Monday, April 09, 2012
REVIEW: Glow by Amy Kathleen Ryan
Guest review by Carrie from teabelly
Glow by Amy Kathleen Ryan is definitely a page-turner. Set in the future aboard a space ship, it follows Waverly Marshall and Kieran Alden as they travel to New Earth. Their families left Earth years before in search of a new home, and both teenagers were born aboard the Empyrean. Being amongst the oldest of the ship’s children, it is natural for Waverly and Kieran to start a relationship, and they fall in love. Their lives are interrupted when a sister ship, The New Horizon, suddenly makes contact, and their worlds are torn apart. Can Kieran and Waverly find their way back to each other and, if they do, will they ever be the same again?
I really enjoyed this book. The action starts almost immediately and it doesn’t let up until the end, when I was very invested in the world Ryan had created and am now fairly desperate to read the next instalment. It is not a perfect book by any means. I struggled with the beginning, and especially the main characters and how they were depicted. Kieran is a bit of a cardboard cut out at first, he’s a basic idea of what the perfect boy would be if you were trapped in space and your choices were limited. He’s a good boy, he’s smart, he’s a bit of a suck up, and he’s not used to people not liking him. Thankfully once the story gets going he becomes a bit more fleshed out, and I found him much more relatable. The way he is forced to change and how that will impact on his relationship with Waverly are some of the most heartbreaking parts of the book.
The two main characters are separated early on, and the author uses this as a device to tell each of their stories and see through their eyes. We get a much better sense of each character this way. It also becomes much less of a love story and more two separate stories of survival. I enjoyed this, it felt a bit fresher than the usual teen romances. Yes, there is the possibility of a love triangle, which comes in the form of Seth, but all the romance is on the periphery, as survival is much more the focus. They think of each other and miss each other, but it’s not constant, there is too much else at stake.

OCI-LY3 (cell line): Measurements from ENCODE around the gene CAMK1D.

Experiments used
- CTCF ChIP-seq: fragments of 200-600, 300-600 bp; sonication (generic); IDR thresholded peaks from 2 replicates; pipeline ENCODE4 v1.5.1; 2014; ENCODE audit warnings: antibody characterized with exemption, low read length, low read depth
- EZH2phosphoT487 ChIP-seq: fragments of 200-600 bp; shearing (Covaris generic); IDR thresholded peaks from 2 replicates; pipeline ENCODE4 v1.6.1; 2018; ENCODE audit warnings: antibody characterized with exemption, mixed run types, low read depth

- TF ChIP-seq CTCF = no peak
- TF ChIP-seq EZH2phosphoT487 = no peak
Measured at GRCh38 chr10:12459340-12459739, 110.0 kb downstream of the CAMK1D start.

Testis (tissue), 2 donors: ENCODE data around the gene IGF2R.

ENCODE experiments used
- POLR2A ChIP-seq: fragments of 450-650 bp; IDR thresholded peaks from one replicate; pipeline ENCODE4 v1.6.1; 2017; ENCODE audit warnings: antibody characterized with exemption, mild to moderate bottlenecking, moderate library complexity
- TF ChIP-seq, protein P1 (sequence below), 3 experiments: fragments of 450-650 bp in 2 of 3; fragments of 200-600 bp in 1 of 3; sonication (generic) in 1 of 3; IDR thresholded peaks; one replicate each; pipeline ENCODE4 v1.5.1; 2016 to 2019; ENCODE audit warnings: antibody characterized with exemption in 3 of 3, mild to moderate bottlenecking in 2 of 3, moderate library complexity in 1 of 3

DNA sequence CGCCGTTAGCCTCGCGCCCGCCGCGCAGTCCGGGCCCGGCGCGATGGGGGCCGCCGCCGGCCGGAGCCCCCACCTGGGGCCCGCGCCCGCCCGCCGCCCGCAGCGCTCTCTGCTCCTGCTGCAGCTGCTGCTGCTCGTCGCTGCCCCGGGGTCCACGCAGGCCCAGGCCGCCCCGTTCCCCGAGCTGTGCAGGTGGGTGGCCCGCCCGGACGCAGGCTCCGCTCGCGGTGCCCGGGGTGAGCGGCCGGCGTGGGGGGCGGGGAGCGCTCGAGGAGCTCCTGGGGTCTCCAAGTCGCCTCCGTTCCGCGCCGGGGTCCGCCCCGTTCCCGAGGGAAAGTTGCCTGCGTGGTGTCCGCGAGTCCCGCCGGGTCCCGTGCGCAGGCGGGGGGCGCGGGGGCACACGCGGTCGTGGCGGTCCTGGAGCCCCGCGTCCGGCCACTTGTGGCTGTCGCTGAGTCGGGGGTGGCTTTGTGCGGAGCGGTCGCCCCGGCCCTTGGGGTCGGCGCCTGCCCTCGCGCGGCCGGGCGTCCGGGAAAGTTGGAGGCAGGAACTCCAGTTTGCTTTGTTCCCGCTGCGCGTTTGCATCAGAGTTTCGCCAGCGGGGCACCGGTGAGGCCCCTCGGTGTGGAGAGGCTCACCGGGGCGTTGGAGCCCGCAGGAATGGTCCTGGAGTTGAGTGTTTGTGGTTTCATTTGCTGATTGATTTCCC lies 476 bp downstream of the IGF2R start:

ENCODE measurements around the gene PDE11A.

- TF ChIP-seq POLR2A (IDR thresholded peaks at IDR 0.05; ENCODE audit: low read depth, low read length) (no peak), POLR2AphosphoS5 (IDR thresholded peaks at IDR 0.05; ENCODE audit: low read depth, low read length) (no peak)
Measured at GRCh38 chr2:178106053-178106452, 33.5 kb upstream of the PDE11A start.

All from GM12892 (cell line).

The book turned out to be a lot darker than I was expecting. It has similar themes to The Handmaid’s Tale, a book I’ve always found disturbing. It is not on the same literary level, but it draws on similar religious themes and makes the reader continually question who is right and who is wrong. And it is surprising. Characters I thought were one-note would do something I never would have expected, usually making my stomach churn. Waverly’s story is the stronger of the two, and I connected to her more. I didn’t really buy Kieran’s storyline and his conflict with Seth for much of the time, as it felt a bit heavy handed. There were certain bits where the religious parts made me uncomfortable and, again, I lost my ability to suspend disbelief. But, having said that, Ryan did manage to bring me back, mostly because I think the way she uses the religious aspects is very clever. It raises a lot of questions and I love it when books do that. As you might be able to tell, this one has stayed with me in the couple of days since I’ve finished it, and I think it’s a mark of a very good book that I’m still thinking about it.
I don’t know when the next book is coming out, but I want it now.
What a brilliant review, thank you so much Carrie!